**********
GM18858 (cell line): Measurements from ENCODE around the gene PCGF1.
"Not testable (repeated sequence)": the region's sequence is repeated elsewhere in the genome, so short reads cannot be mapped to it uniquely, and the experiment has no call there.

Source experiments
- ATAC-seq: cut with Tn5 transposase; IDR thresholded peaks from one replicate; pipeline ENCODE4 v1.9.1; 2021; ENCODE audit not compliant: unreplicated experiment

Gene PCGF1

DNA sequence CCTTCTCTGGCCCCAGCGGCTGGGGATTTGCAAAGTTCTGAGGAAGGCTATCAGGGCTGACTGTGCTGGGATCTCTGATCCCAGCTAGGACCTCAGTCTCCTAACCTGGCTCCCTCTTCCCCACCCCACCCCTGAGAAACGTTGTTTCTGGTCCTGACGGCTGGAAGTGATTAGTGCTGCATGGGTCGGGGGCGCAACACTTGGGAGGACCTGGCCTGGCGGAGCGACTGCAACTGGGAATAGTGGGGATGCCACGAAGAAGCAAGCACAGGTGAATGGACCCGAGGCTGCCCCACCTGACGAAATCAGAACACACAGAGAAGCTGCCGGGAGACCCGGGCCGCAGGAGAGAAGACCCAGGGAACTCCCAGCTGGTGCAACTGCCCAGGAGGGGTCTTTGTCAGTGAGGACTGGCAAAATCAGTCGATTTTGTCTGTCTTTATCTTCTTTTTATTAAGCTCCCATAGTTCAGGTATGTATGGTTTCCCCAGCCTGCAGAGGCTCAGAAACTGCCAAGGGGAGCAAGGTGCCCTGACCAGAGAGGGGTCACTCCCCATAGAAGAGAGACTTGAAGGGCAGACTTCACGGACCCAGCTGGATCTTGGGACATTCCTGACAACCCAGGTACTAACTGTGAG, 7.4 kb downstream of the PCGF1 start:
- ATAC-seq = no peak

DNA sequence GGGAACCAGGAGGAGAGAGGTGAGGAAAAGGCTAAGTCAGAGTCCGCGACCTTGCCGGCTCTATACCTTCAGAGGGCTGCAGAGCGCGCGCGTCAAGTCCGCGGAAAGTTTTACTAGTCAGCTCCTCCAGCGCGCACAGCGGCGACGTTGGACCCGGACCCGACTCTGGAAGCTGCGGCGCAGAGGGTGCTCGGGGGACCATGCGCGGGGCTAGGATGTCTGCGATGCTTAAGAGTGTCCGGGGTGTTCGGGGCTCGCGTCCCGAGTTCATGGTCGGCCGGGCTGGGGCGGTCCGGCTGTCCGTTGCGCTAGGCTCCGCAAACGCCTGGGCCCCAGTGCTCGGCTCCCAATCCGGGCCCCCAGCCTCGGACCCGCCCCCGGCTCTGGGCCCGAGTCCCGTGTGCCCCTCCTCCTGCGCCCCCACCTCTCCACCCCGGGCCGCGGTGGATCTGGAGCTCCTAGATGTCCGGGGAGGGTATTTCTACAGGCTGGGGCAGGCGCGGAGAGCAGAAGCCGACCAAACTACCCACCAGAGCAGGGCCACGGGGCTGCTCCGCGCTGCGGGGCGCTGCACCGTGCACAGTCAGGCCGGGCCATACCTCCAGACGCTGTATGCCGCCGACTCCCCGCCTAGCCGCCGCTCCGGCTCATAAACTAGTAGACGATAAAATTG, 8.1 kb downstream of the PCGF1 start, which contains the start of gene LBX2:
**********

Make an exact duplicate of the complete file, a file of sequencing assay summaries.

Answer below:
GM18858 (cell line): Measurements from ENCODE around the gene PCGF1.
"Not testable (repeated sequence)": the region's sequence is repeated elsewhere in the genome, so short reads cannot be mapped to it uniquely, and the experiment has no call there.

Source experiments
- ATAC-seq: cut with Tn5 transposase; IDR thresholded peaks from one replicate; pipeline ENCODE4 v1.9.1; 2021; ENCODE audit not compliant: unreplicated experiment

Gene PCGF1

DNA sequence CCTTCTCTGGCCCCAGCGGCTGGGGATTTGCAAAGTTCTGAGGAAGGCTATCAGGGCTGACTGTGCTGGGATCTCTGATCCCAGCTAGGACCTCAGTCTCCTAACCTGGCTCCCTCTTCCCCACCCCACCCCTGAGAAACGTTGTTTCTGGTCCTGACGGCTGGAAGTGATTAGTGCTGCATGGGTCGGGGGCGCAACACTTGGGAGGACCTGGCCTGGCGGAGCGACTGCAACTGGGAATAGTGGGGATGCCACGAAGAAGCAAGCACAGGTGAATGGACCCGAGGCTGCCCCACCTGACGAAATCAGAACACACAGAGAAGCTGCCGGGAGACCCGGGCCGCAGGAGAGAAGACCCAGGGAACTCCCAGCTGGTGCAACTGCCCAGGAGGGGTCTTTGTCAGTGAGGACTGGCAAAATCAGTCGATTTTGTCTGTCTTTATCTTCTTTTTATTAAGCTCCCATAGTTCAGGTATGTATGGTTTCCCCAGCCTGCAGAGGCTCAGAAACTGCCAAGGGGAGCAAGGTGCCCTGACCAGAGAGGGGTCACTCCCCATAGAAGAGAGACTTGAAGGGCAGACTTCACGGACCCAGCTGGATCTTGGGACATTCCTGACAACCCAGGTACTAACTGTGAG, 7.4 kb downstream of the PCGF1 start:
- ATAC-seq = no peak

DNA sequence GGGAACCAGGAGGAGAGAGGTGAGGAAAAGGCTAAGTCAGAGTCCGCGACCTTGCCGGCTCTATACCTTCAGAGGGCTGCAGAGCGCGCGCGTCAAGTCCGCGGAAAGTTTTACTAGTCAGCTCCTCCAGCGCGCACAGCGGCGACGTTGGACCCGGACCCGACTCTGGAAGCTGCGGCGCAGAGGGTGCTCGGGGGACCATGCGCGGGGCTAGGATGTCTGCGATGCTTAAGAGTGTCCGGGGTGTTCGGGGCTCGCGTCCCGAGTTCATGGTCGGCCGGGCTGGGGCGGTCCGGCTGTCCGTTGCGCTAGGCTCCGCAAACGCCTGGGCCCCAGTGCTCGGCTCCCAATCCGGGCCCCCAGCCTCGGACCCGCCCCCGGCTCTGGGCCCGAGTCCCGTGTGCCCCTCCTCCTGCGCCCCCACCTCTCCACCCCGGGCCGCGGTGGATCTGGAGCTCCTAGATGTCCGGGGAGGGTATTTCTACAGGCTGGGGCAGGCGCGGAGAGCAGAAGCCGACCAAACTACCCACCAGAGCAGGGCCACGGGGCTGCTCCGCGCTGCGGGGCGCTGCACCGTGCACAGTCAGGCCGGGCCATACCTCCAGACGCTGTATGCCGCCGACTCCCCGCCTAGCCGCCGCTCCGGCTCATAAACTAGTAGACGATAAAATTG, 8.1 kb downstream of the PCGF1 start, which contains the start of gene LBX2: